This is the season of the year for predictions. You will find little of that here. I feel like a fortunate seer in that none of my predictions have actually failed. I feel like a disappointed seer in that very few ever happened within the timeline of prediction, and indeed a few are still out there, ready to come screaming into focus on the “I told you so” arc of probability, in order to demonstrate once again that if you just forget the timing, everything you can envisage does eventually happen. And I don’t like predictions that follow the “whatever was beginning to happen last year will go on happening next year”, since I regard this as the province of newspapers with holiday space to fill. In its turn technology prediction is a mug’s game, and ever since I heard Alan Kay say that “everything that will be launched in the next 15 years has already been invented” I have resolved to steer clear.
Which only leaves us markets to talk about, and since they are ever-present prediction becomes a matter of when they come into focus rather than anything else. When we invented BRICS (and that last capital S is important if we are recognizing South Africa, as we should be) we were really saying, five years ago, that the long age of US global economic imperium was drawing to a close. A host of new nations was about to challenge that supremacy, and while the US was not minded to give it up easily, as demonstrated last year by its role in leading the global market once more out of cyclical downturn, economists now have a clear handle on when, in the next few years, China will resume its historic role of global market leadership, which it last held in the fourteenth century (think paper, gunpowder, printing and language).
This poses vital questions for information marketplaces. The Information Revolution has been led from the US both in terms of technology and in terms of services and languages. China seems well-equipped in the latter area, with players like Alibaba and Baidu, and the ability to use English very effectively – or buy its use. However, both India and Korea show more promise as the next hub of Silicon Valley proportions. And of course the US will not go away, though it may find it easier to go protectionist and isolationist in some aspects, living off its huge and wealthy internal marketplace, and no longer allowing itself to be the place where all information market prospects have to be proved. In many ways we are already seeing this, since success in the US no longer means automatic global market success. But if this is the outcome then it leaves the rest of the world with an issue – where do I go for growth if not to the USA?
Well, there is a very specific information markets answer to that. There is still huge and dynamic growth in BRICS. And beyond that, look at every country where half the population is under 25, and coming up to half of those are smartphone users. Markets where the smartphone is already the most important network connector and bridge to cloud-based computing, because there is no infrastructure around small populations of laptops or tablets that performs the role that we have identified in Europe, Russia, and the US for embedded network connectivity. These new fast-growth markets will teach us a great deal about cloud-working which we will bring back to the old world. For reasons best known to the economists, the first of these markets to show have been christened MINTs – Malaysia (or should that be Mexico? Or are Mexico and Canada too much part of a Greater US economy?), Indonesia, Nigeria, Turkey. If it were not for sanctions, Iran would head this list. And note that we do not have Korea, the best networked country I have ever visited (10 Mbit broadband on a railway platform in Busan!) on either of these lists.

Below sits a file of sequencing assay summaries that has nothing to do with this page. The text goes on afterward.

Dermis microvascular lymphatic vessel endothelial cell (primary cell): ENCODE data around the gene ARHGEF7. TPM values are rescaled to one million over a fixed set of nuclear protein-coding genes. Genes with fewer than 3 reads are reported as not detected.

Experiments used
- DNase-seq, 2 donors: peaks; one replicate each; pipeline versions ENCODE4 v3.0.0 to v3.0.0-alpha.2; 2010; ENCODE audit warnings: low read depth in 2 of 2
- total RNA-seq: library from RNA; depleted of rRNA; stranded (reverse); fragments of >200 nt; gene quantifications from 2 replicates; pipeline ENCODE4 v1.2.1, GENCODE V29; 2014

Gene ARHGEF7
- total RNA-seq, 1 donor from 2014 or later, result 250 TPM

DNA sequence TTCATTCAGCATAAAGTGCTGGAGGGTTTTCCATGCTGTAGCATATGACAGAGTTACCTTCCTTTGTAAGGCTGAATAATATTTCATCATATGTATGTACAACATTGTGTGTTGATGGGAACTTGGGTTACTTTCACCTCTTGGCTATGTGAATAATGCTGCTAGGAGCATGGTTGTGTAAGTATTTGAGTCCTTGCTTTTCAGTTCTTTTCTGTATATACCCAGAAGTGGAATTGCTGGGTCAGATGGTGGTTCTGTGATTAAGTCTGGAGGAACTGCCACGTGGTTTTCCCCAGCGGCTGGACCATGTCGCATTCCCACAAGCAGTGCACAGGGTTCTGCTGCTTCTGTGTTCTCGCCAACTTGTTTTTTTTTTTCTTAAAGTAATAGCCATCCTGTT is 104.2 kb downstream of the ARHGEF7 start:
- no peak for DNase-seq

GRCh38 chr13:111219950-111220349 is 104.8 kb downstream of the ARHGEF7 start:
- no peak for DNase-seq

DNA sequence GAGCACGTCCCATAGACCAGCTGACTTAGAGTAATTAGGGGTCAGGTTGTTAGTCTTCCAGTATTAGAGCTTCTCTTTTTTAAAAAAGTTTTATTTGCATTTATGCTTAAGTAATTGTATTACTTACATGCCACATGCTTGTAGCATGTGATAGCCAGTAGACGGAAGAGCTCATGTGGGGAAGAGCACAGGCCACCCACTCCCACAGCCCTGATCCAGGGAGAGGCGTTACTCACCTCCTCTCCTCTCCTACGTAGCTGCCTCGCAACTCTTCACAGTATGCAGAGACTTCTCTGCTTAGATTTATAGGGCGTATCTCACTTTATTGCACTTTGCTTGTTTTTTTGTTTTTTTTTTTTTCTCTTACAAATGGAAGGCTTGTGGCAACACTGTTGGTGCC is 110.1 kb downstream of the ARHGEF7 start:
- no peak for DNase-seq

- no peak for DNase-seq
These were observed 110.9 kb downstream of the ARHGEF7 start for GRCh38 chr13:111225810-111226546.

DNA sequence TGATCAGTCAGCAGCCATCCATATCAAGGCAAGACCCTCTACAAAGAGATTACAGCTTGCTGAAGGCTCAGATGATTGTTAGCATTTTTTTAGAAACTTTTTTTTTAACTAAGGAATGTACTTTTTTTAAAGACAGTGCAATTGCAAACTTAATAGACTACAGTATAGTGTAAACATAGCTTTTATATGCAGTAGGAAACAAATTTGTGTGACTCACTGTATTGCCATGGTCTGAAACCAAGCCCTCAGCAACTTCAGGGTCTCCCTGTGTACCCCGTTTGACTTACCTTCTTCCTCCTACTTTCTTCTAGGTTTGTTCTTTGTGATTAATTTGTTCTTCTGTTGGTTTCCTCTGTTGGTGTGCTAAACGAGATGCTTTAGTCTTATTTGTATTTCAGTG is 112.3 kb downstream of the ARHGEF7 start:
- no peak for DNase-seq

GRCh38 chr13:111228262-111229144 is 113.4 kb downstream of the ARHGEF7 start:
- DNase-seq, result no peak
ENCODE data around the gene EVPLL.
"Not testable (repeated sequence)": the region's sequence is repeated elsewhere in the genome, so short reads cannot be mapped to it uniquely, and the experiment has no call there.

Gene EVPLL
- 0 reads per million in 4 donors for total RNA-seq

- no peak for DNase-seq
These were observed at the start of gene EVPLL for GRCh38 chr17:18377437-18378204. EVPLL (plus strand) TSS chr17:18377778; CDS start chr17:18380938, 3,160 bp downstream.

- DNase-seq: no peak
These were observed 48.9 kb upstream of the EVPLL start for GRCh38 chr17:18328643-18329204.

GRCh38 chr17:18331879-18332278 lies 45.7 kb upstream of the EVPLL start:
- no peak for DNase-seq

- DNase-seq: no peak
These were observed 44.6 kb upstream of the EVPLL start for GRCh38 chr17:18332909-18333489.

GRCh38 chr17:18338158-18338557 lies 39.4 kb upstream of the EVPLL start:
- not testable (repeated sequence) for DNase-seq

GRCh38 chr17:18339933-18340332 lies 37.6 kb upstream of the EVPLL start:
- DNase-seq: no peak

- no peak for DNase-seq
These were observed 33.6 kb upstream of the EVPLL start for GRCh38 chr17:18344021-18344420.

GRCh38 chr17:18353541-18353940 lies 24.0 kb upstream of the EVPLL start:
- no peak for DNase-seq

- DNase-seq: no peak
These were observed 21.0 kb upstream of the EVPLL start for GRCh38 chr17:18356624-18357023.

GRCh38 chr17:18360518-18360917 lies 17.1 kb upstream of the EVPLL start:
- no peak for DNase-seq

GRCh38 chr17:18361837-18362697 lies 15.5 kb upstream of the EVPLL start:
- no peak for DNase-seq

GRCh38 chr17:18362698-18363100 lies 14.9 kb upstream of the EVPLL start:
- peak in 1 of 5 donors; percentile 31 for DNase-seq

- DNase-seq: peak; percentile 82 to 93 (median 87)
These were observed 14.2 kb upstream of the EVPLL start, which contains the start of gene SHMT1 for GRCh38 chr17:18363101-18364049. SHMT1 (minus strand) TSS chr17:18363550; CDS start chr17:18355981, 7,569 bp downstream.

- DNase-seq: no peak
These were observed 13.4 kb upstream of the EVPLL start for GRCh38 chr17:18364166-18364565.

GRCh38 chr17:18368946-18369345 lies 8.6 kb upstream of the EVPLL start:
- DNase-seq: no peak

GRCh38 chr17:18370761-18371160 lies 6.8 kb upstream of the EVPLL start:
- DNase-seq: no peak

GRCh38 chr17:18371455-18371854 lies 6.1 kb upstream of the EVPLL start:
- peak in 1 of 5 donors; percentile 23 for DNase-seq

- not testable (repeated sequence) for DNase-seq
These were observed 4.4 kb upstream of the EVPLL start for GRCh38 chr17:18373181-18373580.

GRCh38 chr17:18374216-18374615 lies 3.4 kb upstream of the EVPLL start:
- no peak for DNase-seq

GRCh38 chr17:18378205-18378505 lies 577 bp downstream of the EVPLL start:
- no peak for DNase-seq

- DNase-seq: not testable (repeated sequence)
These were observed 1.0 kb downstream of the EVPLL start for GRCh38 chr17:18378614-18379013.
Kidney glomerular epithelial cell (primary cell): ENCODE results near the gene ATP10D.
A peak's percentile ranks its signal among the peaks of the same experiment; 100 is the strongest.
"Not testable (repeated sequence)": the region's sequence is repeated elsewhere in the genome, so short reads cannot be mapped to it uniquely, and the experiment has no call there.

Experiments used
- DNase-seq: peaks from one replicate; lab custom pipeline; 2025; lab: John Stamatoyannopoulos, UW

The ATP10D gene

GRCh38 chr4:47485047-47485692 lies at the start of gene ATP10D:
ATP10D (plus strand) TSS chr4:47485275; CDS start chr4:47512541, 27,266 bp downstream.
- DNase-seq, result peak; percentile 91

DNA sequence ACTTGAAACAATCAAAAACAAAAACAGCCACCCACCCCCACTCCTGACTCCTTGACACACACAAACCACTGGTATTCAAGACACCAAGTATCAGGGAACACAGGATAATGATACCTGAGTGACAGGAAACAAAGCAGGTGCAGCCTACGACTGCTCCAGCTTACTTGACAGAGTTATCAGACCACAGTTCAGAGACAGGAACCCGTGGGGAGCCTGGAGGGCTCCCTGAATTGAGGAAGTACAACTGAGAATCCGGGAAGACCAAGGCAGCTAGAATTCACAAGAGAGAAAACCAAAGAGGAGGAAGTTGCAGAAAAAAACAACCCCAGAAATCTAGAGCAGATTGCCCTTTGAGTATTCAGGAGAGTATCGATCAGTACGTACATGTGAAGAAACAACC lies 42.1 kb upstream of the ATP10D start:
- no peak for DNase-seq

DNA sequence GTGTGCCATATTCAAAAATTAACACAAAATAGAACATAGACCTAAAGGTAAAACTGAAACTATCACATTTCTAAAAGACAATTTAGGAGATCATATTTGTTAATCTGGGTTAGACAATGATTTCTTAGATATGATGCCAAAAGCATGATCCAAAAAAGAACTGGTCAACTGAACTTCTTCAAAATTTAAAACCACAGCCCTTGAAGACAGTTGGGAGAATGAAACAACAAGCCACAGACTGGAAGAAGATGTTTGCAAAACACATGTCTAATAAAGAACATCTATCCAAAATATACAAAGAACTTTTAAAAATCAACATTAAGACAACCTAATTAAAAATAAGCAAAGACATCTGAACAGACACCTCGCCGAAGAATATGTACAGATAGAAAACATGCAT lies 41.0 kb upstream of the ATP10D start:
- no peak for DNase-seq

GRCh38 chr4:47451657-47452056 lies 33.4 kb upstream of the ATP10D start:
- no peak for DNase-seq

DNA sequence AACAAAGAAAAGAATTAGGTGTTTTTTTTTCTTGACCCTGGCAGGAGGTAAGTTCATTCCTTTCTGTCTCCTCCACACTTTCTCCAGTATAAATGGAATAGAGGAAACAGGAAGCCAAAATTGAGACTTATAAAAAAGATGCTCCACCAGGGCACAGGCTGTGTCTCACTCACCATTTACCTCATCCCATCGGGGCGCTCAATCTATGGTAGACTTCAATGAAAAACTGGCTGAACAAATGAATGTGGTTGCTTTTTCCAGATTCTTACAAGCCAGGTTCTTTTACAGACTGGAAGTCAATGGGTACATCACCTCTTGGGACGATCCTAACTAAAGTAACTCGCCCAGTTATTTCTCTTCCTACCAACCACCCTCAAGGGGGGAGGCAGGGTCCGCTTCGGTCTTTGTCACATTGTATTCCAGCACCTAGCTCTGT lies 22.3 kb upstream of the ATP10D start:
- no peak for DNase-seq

The ITU statistics tell the story (http://www.itu.int/en/ITU-D/Statistics/Documents/facts/ICTFactsFigures2013-e.pdf),although they are now a year old. But if half of the world’s population is under 25, and if only 25% globally have smartphones at the moment, then we are looking at one of the most exciting growth prospects that any industry has ever seen in global history. It may astound some that 40% of the world’s population is now online, but it seems to me vital to concentrate both on the services we supply them with now, and the way those services draw more of the remaining 60% online as well. And as we look at that 2.7 billion online total, it is as well to remember that in a global population of 7 Billion, the planet supports 6.7 billion mobile/cellular subscriptions. As we go along, each of the cultures that come into play will add something distinctive and exciting to our knowledge of the way in which information services and solutions work to change society.
Finally, what about the Old World? Well, as I have indicated, much of the market that we are discussing was created in the US, and will continue to flourish there. And do not write off Europe. Just imagine what it would be like, in ten years time, if politicians had cast aside the petty nationalisms and regionalisms that bedevil progress today, and a really integrated marketplace was emerging. A trading entity from Ireland to the Ukraine that thrived from being the world’s largest free trade zone, which was utilizing new memberships amongst poorer Eastern Europe to drive growth and using the technology – Europe is the most online region of the world – to regenerate itself. Stranger things have happened – though not much stranger. I admit! Meanwhile, pour another libation, accept my very best wishes for every success in 2014 and venture out into those newly MINTed global marketplaces!keep looking »